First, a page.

There’s no doubt that economic downturns warrant a shift in strategy. High-risk growth stocks that succeeded during a boom are often traded in for safer fixed income or hard assets during a recession. But if you're a newer investor, or simply not well-versed in how to trade when times are tough, it can be hard to know how to make these trades at the right time. So-called “global allocation funds” were created to help solve this problem.
Global allocation funds, also known as “go anywhere funds,” can make rapid switches between asset classes and geographic regions. Unlike standard balanced funds, these mutual funds can invest in commodities, futures contracts, and swap agreements, as well as your standard stocks and bonds. The goal behind these traits is to help these funds pursue greater opportunity and avoid painful downturns.
Pros and Cons of Global Allocation Funds
Global allocation funds have a number of pros and cons that you should weigh carefully before you invest in them. These funds provide you with a higher reward opportunity than standard balanced funds. But with higher reward comes higher risk. Also, due to their subjective nature, it’s important to do your homework to learn the details of each fund, its assets, and research the team behind its choices.
Chance for greater returns
Tools for hedging strategies
Trades may carry more risk
Turnover is higher
Quick pace can lead to instability
May lack diversity
The pros of investing in global allocation funds include:
Greater Potential Returns
Global allocation funds are designed to pursue specific opportunities around the world without being tied to a single asset class or region. As a result, investment managers who know what to look for can produce returns that far exceed those of index funds that try to match benchmark indexes.
Global allocation funds can be engaged in hedging strategies, such as holding gold or cash at the right times. As a result, savvy investment managers can reduce risk during a market downturn and help protect your assets. These traits make these funds a great hedge for a well-rounded portfolio.
The cons of investing in global allocation funds include:
Global allocation funds can purchase assets from a broad range of classes, many of which are not common in other funds. They may range from commodities to swap contracts. As a result, these funds may entail more risk than standard mutual funds that only buy and sell stocks and bonds.
Global allocation funds tend to have a lot more turnover than standard mutual funds. This means that they may be less tax efficient. As a result, if you invest in these funds you may see the types of distributions that incur higher taxes being sent your way.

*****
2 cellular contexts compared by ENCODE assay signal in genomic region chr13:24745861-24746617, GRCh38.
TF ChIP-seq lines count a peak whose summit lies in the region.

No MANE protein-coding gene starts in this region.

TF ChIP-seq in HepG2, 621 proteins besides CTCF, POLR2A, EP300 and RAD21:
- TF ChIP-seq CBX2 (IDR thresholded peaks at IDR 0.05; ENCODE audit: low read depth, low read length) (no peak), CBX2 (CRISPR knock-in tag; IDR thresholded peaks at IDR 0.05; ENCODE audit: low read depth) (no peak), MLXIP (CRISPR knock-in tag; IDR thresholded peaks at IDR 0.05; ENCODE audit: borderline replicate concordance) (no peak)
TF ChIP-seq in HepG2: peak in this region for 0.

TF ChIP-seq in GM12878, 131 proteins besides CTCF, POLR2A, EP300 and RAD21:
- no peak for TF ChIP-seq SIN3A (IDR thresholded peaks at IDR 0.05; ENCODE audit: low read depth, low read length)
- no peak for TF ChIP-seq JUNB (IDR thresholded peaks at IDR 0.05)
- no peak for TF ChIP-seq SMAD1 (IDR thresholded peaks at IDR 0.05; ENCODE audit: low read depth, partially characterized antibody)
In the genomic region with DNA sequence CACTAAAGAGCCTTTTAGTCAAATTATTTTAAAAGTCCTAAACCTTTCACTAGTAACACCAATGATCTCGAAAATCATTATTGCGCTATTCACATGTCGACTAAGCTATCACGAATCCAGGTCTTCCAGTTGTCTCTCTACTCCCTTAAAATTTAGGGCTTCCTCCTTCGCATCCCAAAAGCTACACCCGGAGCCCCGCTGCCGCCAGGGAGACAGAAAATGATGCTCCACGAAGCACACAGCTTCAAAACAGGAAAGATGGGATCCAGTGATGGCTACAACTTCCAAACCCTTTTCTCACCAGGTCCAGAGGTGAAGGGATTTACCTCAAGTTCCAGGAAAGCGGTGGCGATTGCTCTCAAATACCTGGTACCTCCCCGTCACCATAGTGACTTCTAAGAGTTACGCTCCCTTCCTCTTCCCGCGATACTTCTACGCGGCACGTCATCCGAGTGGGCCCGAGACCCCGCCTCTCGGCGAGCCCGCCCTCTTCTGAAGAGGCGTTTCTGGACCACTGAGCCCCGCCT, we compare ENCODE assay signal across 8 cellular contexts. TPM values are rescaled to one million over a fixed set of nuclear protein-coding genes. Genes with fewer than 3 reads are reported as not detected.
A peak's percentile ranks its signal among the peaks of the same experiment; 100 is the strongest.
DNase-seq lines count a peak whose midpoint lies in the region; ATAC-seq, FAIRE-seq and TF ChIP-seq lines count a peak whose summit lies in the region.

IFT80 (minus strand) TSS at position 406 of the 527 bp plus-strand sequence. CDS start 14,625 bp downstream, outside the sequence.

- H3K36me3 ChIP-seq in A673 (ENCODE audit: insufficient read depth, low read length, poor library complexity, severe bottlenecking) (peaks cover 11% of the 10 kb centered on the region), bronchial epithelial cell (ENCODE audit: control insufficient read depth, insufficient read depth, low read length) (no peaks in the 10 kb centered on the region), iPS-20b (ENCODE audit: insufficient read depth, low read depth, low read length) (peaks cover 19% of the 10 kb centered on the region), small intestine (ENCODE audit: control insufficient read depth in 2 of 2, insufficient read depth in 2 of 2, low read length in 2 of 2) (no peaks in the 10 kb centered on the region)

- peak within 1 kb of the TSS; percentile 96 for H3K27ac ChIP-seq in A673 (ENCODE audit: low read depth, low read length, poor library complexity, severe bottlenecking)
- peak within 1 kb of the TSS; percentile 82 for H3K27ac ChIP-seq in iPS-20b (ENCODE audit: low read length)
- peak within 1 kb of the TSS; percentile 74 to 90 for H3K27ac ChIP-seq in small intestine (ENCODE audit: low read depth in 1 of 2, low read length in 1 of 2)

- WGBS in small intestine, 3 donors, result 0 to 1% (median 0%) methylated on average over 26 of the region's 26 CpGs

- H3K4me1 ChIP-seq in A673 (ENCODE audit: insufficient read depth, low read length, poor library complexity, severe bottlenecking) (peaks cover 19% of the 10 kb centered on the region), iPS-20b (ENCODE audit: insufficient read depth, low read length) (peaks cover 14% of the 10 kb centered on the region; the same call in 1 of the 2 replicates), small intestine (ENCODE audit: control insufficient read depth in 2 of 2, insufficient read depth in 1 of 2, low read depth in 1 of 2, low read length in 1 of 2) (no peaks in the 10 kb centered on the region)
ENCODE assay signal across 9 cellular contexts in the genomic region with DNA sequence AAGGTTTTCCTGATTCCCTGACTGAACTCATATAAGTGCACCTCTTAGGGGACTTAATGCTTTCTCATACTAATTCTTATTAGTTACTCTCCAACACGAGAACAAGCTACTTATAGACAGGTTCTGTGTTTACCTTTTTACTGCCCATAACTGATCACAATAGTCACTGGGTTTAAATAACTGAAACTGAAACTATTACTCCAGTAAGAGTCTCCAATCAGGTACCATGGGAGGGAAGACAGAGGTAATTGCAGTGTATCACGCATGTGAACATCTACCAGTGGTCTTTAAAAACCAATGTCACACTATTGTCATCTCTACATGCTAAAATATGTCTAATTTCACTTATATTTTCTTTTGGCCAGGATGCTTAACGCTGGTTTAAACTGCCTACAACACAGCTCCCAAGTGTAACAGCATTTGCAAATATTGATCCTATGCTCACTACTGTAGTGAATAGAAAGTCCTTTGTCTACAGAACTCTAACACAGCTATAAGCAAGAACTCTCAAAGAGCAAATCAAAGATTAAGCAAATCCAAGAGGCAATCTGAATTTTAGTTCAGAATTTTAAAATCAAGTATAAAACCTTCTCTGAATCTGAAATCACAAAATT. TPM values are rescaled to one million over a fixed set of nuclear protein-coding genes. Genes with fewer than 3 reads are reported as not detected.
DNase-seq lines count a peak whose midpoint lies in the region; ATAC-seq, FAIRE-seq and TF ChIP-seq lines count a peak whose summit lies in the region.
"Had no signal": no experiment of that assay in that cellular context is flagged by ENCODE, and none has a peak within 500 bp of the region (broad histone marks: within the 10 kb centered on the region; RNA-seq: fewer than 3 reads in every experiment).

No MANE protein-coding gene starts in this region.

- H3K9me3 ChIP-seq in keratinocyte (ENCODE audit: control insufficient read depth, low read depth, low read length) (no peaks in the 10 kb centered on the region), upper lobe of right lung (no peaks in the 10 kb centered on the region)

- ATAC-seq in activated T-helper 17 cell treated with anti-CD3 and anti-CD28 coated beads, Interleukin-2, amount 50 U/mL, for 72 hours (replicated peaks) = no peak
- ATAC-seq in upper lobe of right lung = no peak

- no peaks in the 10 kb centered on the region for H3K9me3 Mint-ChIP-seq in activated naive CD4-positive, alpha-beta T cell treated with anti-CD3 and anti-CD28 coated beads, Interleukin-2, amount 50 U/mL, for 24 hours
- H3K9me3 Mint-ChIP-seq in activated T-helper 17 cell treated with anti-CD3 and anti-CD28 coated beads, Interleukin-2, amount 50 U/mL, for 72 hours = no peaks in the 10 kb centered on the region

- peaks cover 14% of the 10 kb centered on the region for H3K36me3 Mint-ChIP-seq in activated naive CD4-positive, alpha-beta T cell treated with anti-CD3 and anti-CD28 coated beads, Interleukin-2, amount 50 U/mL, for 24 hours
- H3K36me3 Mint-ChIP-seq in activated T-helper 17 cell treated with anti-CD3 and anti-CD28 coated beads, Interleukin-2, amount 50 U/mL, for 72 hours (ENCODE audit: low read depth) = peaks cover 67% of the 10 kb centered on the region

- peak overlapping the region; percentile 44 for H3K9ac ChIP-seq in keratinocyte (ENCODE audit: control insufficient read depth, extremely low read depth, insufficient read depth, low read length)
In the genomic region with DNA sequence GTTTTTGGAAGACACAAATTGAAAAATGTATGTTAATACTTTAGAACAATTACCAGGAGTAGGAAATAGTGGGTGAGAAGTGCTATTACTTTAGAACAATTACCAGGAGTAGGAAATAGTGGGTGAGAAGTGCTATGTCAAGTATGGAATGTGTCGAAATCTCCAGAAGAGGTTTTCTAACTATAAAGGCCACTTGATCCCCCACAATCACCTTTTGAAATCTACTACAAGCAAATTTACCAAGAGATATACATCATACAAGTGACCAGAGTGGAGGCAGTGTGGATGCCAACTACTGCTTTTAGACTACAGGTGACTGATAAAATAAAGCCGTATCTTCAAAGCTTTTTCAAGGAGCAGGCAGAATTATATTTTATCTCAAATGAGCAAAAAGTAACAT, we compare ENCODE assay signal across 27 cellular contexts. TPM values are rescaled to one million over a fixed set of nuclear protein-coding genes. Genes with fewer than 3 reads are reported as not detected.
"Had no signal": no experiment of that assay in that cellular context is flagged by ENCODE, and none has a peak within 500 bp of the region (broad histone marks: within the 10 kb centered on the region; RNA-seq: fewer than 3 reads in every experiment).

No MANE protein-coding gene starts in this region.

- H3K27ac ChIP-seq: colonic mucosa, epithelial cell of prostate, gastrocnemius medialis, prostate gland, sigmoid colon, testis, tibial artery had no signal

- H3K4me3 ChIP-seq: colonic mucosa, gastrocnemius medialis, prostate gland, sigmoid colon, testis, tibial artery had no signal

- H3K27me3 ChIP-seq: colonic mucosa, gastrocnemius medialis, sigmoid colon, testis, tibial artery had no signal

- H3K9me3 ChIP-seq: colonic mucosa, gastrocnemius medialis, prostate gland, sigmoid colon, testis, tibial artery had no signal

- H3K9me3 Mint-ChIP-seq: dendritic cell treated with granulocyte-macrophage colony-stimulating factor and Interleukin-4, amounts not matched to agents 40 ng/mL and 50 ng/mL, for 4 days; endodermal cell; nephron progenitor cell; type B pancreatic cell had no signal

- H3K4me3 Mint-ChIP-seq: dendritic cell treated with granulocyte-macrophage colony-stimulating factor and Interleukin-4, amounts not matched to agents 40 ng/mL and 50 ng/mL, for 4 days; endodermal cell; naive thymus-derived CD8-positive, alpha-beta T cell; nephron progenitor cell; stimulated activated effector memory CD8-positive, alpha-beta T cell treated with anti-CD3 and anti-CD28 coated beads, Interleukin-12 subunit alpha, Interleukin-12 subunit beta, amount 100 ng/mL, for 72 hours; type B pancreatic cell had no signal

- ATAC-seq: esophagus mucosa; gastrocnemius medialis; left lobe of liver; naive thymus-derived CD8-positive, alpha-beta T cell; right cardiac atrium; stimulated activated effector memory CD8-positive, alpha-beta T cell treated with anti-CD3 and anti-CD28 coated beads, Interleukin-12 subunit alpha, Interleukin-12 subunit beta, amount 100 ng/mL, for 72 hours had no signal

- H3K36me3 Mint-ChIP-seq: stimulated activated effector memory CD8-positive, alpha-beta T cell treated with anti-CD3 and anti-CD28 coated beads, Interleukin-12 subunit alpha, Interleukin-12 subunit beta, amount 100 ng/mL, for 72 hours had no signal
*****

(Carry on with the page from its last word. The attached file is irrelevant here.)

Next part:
Global allocation funds can move in and out of asset classes and regions on a dime, which means their track record may be unstable. If you invest in one of these funds make sure to look closely at the team or investment manager behind the fund.
Global allocation funds seek to exploit markets around the world, which means if they catch word of a new market or asset that has promise, they may invest a great deal into this single opportunity. Often their holdings may be very focused in certain areas. As a result, you should be aware that these funds may not be very well diversified, if at all.
Best Performing Global Allocation Funds
Global allocation funds differ greatly, and the way each fund is composed and handled depends on its investment manager. While there may be times when these funds perform better than funds that mirror benchmark indexes, their long-term track record as a whole remains up for debate. Individual funds within the category may perform better than others though.
In order to assess a global allocation fund you'll need to read the prospectus or research the fund online. You should pay extra attention to the management team and its tenure, as well as the asset allocation of the fund at the current time.
There are many websites that provide data you can use to assess and compare funds. Morningstar is a common standard. If you subscribe, you can access metrics like category vs. risk or return to help weigh your options.
Lastly, Morningstar maintains a record of the best performing global allocation funds over many time periods. As of September 2019, these funds were:
- Sextant Global High Income (SGHIX)
- American Funds Global Balanced A (GBLAX)
- Appleseed Institutional (APPIX) and Investor (APPLX)
- T. Rowe Price Global Allocation (RPGAX)
- J.P. Morgan Global Allocation I (GAOSX)
- Invesco Global Allocation A (QVGIX)
- BlackRock Global Allocation (MALOX)
- Global allocation funds are mutual funds that can rapidly switch between asset classes and geographic regions, to produce higher returns at a lower risk.
- Global allocation fund returns depend largely on the funds’ investment manager, so investors should carefully research their history and strategy.
- Morningstar.com provides a list of global allocation funds and can be used to research and compare funds when choosing how to invest.